• WL100/37: Trois poèmes, **9 May 1963

50 years ago today – 9 May 1963 – Lutosławski conducted in the first performance of Trois poèmes d’Henri Michaux (1961-63).  It was his first foreign commission and premiere (albeit behind the Iron Curtain) and it was the first time he had appeared on the concert platform to conduct his own music (the work requires two conductors, one for the choir, the other for the orchestra).  He was not a young man – he had turned 50 in January that year – so this breakthrough was late in coming.  It proved to be significant, as major commissions from Western Europe and performances abroad soon materialised.

Over the next few years, Trois poèmes was performed in Warsaw (1963), Venice and Paris (1964), Prague and Heidelberg (1965), Buffalo, Boston, Copenhagen and Munich (1966), Rome, Katowice and Copenhagen (1968) and Uppsala, Amsterdam, Nottingham and Wrocław (1969).  It was first recorded at the ‘Warsaw Autumn’ on 22 September 1963 by the Great SO of Polish Radio (WOSPR) and the Kraków Radio Choir, conducted by Jan Krenz (orchestra) and Lutosławski (choir).  It won the UNESCO Tribune Internationale des Compositeurs (1964) and was published in 1965 by PWM (strangely, it’s never been separately published outside Poland).  Below is a photo of the cover of my well-worn copy, dating back to when I organised and was one of the two conductors of the UK premiere (Nottingham, 25 June 1969).

Screen Shot 2013-05-09 at 14.22.40

The world premiere took place at the Zagreb Biennale, with the Zagreb Radio Choir conducted by Slavko Zlatić and the Zagreb Radio Orchestra by Lutosławski.  Here’s a photo from his time in Zagreb (like the raincoat!):


And here he is, speaking briefly about the piece (appropriately enough, in French), with a closing shot of the choir under Slavko Zlatić, who had commissioned it for his choir (ignore the bizarre overlay of music from the coda of the Third Symphony, written twenty years later!):

At the bottom of this post are three videos, one for each of the three movements of Trois poèmes.  You will see that the visuals for these postings contain photos from Lutosławski’s sketches for the piece.  These come from an enthralling essay by Martina Homma, the most knowledgeable of all experts on the Lutosławski sketches.  It was originally published to accompany an exhibition of the sketches for Trois poèmes, mounted in Warsaw on 27 September 1996, to mark the inauguration of the newly-named Witold Lutosławski Studio at Polish Radio.  Here’s a link to the online version, published in Polish Music Journal vol.3 no.2 (Winter 2000).

• WL100/20: Dance Preludes, **15.02.55

Here are a couple of previously unrevealed facts about this popular piece for clarinet and piano.  The premiere of Lutosławski’s five Dance Preludes took place on 15 February 1955, although one of the set (unidentified) had already been played at a Polish Composers’ Union concert on 24 April 1954.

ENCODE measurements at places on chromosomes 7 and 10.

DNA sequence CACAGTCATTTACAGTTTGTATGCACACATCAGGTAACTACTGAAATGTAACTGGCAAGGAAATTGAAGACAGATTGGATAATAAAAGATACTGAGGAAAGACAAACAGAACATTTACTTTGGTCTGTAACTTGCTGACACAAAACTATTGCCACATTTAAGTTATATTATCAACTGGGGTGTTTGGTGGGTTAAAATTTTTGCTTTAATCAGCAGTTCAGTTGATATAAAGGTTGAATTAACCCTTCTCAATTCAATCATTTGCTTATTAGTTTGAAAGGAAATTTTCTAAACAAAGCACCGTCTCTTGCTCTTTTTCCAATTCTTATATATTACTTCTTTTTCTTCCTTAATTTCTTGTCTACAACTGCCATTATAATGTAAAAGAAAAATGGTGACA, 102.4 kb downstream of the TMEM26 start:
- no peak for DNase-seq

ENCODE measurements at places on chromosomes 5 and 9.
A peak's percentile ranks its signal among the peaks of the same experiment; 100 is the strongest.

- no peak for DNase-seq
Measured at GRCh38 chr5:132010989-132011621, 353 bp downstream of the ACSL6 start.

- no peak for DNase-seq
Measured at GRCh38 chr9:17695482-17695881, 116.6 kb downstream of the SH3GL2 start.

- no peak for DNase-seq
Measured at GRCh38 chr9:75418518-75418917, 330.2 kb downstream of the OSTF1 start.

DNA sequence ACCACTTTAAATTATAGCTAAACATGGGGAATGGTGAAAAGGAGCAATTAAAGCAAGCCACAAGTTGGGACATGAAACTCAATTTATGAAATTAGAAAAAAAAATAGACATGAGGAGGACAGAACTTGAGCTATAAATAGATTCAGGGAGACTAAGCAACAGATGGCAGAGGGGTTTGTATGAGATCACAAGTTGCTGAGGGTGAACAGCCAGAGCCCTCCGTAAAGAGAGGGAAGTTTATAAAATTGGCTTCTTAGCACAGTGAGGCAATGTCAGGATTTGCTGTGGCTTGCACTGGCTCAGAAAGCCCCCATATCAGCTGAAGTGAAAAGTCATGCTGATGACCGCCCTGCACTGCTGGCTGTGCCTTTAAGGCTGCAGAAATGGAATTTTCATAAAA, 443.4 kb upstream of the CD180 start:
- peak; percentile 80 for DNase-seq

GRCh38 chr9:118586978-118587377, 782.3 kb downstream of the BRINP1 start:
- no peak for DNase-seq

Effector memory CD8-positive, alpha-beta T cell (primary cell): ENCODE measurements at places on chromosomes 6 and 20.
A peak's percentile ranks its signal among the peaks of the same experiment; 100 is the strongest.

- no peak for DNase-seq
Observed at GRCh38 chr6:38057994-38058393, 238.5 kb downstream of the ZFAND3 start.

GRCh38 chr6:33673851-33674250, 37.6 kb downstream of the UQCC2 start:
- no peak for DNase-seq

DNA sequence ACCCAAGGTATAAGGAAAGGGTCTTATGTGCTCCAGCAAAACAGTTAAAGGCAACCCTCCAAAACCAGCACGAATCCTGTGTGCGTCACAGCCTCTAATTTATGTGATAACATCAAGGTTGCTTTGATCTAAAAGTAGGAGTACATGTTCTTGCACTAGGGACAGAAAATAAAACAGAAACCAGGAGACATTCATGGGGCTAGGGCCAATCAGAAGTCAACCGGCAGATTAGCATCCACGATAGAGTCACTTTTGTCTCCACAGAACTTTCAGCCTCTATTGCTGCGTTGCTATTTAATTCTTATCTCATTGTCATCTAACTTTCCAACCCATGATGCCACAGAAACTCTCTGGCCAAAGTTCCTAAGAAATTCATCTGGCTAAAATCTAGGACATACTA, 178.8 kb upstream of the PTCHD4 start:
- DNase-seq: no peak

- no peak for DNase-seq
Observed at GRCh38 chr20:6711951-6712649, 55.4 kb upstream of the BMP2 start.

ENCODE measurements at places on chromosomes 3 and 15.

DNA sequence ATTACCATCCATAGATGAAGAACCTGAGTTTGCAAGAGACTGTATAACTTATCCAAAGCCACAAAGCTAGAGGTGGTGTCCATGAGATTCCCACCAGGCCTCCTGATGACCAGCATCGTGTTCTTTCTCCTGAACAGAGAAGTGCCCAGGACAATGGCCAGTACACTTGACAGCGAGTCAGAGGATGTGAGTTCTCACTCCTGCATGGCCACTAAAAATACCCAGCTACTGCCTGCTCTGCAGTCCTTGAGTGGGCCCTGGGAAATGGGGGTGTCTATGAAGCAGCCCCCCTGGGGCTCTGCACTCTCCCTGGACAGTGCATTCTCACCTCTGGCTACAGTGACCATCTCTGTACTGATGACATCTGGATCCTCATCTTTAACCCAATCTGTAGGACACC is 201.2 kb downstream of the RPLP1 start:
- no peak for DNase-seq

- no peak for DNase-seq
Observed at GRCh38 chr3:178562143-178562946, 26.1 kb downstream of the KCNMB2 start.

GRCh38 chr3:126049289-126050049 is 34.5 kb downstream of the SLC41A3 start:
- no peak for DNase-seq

• In May 2002, I was doing some research in Poland when I came across some interesting information about the background of Dance Preludes which widens the chronology of its composition.  Here’s a sample:

Lutosławski evidently wrote a single Preludium taneczne in 1953.  In a letter to him dated 5 December 1953, his publisher wrote:

‘… we ask a kind favour of you: either agree to the publication of your one “Dance Prelude for clarinet and piano”, or write to us by the N. Year as to how things are with your plans for another two preludes – we would be very pleased with that.’
‘… zwracamy się do Ciebie z gorącą prośbą: Albo zgódź się na wydanie Twojego jednego “Preludium tanecznego na klarnet et fortepian”, albo napisz nam do N. Roku, tak, jak to jest w Twoich zamierzeniach jeszcze dwa preludia, z czego bardzo cieszylibyśmy się.’

Lutosławski replied by sending just the one prelude on 31 January 1954; this was almost certainly the one played in April 1954.  It eventually became the last in the set.  I have found no further correspondence about preludes in the plural until after the premiere in 1955.

• When exploring the musical and bibliographical contents of his house in September 2002 (with permission of the family), I discovered a folder marked ‘Mat. ludowe’ (Folk Mat[erials].), tucked away in a cupboard in the attic room. Among a wealth of MS examples in Lutosławski’s handwriting, there were several headed ‘Preludia tan.’ (Dan. Preludes), with tunes copied from another source.  Here’s the tune at the top of the list (it’s not been seen before; photograph taken in poor light on site), and it provided him with the initial theme for the first of the Dance Preludes.

Wl Dance Preludes:I folk tune

The insertion of differently-metred bars is characteristic of many Polish folksongs.  The connection between the source and the prelude is clear (the tempo is greatly increased), but the straightforward yet imaginative way in which Lutosławski makes a paragraph out of a (relatively) simple tune through extension, repetition and a varied underpinning is a stroke of genius.

Wl PT:1a

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